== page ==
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Aiding Ireland: The Politics Of How Donors Learned To Give To Far-Off Strangers

A new book argues that Irish famine philanthropy “went viral” in the nineteenth century because relief has been, and continues to be, politically potent.

On St. Patrick’s Day, 2024, a group of historians appealed to Irish Americans to agitate for humanitarian relief in Gaza, to “use their influence to avert a Famine as severe as the one faced by their ancestors.” These historians were scholars of Great Irish Famine of 1845-55, which caused one in eight people in Ireland to die of starvation or disease, and one in four to emigrate. The famine’s immediate cause was the fungus phytophora infestants which putrefied entire fields of potatoes, seemingly overnight. Although the fungus – also known as “late blight” – swept through Europe in the middle decades of the nineteenth century, its impact on Ireland was outsized. Centuries of British policies had disadvantaged and impoverished rural Irish people – almost all of whom were Catholic. These laws denied Irish Catholics the vote, prevented them from owning property, and effectively consigned them to barren plots of land where no crop other than potatoes could be grown. This meant that when phytophora infestants arrived in Ireland, already destitute and disenfranchised tenant farmers lost their only source of food. Disease and death followed.

In response to this suffering, thousands of donors around the world collectively sent millions of dollars to Ireland. Never before had so many people contributed so much money to people who they would never meet, and whose gratitude they would never receive.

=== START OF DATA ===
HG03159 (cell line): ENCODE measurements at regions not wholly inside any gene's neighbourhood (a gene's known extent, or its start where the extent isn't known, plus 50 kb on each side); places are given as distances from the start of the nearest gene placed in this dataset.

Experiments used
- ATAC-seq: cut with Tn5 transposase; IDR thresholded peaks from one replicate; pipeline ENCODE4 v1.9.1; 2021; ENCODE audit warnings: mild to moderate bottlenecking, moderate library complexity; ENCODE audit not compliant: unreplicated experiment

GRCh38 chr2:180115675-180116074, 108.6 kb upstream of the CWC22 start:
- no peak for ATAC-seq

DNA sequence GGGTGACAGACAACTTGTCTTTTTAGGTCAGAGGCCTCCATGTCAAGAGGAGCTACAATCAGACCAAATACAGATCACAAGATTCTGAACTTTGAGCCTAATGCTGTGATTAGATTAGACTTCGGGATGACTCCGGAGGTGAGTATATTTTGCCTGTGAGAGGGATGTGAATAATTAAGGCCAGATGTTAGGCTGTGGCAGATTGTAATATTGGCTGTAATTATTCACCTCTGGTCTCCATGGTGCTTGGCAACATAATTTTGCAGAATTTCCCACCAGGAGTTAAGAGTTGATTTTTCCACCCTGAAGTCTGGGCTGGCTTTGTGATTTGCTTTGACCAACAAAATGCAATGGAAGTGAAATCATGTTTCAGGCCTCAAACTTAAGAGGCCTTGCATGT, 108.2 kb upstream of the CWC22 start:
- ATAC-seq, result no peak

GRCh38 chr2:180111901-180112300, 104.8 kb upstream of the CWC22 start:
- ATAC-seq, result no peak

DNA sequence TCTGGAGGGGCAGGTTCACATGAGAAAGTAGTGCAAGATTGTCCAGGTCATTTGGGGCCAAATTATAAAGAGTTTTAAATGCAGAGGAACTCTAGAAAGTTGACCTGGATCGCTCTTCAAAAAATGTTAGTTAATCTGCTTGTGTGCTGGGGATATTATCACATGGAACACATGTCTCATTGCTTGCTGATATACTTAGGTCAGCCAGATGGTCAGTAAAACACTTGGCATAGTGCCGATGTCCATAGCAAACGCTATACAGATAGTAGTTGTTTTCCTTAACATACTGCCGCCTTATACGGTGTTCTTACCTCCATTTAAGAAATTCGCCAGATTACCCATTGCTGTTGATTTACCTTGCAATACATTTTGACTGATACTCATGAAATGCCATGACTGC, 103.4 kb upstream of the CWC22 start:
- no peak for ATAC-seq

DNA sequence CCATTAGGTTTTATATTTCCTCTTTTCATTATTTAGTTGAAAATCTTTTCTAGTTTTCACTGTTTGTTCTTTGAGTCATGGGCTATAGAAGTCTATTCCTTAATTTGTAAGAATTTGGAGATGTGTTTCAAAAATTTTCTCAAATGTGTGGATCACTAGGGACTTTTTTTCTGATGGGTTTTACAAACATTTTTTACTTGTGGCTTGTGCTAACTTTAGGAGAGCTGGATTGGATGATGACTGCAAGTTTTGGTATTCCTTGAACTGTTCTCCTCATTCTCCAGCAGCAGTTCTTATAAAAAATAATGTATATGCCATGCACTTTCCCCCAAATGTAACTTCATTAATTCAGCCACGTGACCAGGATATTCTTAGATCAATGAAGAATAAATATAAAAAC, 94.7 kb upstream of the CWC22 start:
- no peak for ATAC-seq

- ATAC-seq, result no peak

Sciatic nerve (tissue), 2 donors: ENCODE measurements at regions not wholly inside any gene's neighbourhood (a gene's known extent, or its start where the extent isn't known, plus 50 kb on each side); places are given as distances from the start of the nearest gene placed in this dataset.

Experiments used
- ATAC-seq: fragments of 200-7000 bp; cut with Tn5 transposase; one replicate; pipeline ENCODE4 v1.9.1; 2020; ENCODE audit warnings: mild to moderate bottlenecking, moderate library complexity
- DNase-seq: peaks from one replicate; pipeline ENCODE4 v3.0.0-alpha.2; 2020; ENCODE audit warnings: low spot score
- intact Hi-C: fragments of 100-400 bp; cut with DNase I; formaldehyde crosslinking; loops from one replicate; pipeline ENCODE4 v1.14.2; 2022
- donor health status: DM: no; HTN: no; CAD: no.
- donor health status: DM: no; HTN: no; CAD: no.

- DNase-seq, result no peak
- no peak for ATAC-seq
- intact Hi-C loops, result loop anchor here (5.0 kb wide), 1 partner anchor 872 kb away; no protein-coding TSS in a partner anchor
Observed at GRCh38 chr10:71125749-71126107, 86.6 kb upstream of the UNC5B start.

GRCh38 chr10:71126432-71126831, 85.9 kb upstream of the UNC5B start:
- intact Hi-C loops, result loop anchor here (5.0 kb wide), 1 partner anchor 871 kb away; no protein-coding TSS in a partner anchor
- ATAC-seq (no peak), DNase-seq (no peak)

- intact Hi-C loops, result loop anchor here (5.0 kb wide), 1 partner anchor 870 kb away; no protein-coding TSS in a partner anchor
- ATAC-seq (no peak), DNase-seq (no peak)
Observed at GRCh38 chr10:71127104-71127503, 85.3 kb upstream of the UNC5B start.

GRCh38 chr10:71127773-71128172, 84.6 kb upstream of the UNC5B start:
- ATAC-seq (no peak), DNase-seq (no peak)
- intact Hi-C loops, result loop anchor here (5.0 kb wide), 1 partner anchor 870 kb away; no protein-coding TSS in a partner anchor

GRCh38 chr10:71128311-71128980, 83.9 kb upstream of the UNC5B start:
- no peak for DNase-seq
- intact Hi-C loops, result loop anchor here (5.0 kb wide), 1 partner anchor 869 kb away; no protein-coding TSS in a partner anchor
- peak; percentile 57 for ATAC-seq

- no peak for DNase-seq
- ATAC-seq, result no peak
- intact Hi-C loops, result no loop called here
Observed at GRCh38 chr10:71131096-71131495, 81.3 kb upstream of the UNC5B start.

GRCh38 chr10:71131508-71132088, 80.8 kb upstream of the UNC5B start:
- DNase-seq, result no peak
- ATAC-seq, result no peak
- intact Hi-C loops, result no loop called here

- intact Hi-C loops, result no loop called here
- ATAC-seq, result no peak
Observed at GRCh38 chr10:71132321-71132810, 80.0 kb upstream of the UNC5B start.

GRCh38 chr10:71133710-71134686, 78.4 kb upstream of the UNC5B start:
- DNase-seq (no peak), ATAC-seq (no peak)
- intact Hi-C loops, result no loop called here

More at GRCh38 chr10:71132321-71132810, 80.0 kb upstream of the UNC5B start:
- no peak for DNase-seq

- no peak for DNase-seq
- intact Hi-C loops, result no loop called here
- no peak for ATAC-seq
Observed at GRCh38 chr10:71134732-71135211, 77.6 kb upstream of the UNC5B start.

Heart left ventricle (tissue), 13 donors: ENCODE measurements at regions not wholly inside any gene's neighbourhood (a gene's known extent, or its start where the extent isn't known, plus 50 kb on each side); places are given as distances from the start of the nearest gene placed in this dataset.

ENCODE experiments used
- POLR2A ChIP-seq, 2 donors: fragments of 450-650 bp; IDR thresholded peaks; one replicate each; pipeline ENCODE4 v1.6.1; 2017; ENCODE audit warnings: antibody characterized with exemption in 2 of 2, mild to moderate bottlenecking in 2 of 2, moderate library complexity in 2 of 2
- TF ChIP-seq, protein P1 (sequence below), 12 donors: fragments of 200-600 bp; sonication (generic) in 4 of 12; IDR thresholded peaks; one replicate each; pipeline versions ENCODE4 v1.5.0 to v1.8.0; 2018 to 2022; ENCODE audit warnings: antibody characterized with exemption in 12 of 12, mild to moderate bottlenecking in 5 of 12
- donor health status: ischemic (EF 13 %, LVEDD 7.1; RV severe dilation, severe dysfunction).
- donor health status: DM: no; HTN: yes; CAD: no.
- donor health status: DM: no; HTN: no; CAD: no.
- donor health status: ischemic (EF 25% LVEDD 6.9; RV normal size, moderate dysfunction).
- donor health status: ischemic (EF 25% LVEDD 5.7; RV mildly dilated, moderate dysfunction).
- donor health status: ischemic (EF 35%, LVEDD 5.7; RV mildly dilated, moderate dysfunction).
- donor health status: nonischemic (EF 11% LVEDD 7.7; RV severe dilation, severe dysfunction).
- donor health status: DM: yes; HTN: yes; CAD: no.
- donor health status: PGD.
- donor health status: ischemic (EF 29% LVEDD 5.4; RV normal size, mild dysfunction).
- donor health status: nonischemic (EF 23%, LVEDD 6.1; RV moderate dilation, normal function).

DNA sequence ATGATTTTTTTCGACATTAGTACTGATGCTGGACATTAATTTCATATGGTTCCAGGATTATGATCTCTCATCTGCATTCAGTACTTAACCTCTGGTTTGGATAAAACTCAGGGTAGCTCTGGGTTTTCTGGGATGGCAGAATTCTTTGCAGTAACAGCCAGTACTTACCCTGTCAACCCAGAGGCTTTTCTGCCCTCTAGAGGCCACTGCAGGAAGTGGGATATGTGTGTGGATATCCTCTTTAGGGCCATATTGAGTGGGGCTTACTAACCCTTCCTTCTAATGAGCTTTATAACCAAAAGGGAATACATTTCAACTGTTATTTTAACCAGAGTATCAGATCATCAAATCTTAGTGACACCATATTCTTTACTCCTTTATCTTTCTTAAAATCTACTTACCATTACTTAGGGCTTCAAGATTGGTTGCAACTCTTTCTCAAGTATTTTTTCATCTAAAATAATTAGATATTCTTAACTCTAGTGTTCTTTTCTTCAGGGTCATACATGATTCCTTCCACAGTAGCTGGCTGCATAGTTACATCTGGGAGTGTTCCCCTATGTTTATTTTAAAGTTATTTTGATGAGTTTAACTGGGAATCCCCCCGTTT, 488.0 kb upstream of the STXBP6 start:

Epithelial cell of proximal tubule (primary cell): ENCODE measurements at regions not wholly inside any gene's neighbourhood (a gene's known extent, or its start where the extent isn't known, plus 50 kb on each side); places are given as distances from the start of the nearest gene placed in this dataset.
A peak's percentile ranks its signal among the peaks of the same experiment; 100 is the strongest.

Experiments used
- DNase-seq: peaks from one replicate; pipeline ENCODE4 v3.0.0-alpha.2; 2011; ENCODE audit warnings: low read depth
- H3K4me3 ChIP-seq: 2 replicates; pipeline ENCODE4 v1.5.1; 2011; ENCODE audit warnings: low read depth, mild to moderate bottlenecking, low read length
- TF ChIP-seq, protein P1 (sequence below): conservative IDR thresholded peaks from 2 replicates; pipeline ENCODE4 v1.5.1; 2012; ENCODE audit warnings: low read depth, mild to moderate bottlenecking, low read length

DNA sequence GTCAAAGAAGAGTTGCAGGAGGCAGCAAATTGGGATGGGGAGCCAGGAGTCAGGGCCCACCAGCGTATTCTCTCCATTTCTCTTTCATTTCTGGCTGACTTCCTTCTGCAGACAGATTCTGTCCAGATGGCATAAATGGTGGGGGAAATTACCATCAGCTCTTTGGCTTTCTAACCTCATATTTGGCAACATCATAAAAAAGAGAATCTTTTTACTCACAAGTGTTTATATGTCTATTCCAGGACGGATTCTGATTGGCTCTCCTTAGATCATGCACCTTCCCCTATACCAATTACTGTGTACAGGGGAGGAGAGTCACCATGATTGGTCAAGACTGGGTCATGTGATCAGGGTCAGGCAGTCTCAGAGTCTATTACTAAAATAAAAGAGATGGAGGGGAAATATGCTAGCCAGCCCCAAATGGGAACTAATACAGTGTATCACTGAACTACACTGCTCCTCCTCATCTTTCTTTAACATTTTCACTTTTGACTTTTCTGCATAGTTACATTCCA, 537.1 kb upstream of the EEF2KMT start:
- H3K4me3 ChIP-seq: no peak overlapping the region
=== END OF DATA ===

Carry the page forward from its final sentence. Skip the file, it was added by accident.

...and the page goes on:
The Famine historians’ St. Patrick’s Day letter put this overwhelming need and vast international philanthropic response to contemporary use. The authors called on Irish Americans to recognize that, in much the same way that past British “injustice…had brought starvation to their families and neighbours, and passed this to their children and to later generations,” in the present “Israel is manifestly causing famine as it wages war.” These parallels, the letter writers argued, should compel Irish Americans to act to ensure that Gazans received relief, in much in the same way that people in the past had recognized British injustice and acted to mitigate Irish starvation.

As an historian of the Irish famine and of philanthropy, putting famine relief – both historical and contemporary – to political use was a familiar tactic. In fact, in my recent book, Aiding Ireland: The Great Famine and the Rise of Transnational Philanthropy, I argued that Irish famine philanthropy “went viral” in the nineteenth century because relief – both actual donations and calls for intervention – has been, and continues to be, politically potent.